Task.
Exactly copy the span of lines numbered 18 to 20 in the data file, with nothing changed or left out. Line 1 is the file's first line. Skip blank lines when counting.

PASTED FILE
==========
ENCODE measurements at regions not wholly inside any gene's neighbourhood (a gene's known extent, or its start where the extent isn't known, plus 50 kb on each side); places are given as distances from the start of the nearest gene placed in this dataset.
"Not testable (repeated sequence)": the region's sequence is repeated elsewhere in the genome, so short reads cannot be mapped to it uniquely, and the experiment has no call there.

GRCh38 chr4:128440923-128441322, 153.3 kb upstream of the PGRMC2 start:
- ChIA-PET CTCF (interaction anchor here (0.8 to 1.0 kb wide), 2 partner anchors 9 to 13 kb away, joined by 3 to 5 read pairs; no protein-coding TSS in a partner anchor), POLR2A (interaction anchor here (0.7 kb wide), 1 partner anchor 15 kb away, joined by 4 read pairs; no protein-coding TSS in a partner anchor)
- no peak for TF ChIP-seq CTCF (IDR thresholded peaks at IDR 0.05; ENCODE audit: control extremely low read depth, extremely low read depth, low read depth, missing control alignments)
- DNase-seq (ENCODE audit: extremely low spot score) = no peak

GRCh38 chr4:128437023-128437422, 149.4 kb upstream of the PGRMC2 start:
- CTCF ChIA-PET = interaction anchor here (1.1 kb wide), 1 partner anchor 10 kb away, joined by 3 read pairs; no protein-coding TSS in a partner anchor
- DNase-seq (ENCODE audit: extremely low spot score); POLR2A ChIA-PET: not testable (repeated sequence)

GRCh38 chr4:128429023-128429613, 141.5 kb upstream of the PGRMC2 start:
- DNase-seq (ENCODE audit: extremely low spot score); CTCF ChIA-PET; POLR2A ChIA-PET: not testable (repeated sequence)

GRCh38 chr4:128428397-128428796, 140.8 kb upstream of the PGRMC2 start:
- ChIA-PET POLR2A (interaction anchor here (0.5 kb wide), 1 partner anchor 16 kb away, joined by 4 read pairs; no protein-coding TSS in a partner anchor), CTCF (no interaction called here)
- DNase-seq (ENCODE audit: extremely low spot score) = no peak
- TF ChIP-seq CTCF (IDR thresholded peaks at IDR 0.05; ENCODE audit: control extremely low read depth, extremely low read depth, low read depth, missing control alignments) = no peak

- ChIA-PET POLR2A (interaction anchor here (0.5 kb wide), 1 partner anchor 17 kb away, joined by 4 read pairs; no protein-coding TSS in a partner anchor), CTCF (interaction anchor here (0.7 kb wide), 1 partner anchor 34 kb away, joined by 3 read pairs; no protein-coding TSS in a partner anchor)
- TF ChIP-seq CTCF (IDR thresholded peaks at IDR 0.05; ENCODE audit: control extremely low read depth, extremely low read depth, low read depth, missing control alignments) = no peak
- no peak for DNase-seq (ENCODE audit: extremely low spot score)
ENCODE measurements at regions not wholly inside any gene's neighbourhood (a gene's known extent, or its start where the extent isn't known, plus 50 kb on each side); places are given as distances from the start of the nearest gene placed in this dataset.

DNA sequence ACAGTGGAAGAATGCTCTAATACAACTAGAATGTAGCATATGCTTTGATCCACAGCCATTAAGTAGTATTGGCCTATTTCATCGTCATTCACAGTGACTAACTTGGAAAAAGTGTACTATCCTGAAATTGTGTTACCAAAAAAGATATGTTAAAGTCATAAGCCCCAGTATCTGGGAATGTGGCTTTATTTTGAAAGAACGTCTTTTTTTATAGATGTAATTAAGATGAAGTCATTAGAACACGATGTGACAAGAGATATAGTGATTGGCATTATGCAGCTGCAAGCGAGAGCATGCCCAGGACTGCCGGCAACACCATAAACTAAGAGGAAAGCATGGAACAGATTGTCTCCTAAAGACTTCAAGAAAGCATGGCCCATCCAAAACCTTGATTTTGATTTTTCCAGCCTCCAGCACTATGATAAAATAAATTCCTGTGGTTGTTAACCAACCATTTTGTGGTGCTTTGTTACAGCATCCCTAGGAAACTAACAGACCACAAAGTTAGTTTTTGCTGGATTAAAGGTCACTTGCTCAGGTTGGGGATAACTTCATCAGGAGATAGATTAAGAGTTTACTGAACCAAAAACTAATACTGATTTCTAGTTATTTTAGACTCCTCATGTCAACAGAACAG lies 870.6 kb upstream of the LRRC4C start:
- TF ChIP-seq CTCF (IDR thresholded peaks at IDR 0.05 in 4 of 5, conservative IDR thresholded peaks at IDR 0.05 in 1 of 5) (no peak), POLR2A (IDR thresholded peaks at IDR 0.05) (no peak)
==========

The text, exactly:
- no peak for DNase-seq (ENCODE audit: extremely low spot score)
ENCODE measurements at regions not wholly inside any gene's neighbourhood (a gene's known extent, or its start where the extent isn't known, plus 50 kb on each side); places are given as distances from the start of the nearest gene placed in this dataset.

DNA sequence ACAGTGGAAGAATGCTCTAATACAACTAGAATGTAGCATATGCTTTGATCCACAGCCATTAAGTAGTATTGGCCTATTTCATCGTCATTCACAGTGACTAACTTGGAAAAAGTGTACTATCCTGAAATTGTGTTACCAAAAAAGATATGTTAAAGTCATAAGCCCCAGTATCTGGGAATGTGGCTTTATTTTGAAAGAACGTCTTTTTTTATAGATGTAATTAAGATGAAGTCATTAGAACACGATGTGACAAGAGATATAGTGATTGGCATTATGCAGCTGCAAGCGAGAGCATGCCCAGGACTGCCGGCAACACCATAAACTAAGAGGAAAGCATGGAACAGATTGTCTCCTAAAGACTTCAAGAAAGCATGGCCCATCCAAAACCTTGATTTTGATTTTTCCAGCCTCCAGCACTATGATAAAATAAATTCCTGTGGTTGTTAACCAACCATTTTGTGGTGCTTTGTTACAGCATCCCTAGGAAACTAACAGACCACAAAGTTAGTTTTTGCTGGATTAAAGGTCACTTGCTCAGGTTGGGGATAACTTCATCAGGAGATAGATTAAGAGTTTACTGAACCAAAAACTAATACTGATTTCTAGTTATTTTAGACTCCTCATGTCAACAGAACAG lies 870.6 kb upstream of the LRRC4C start: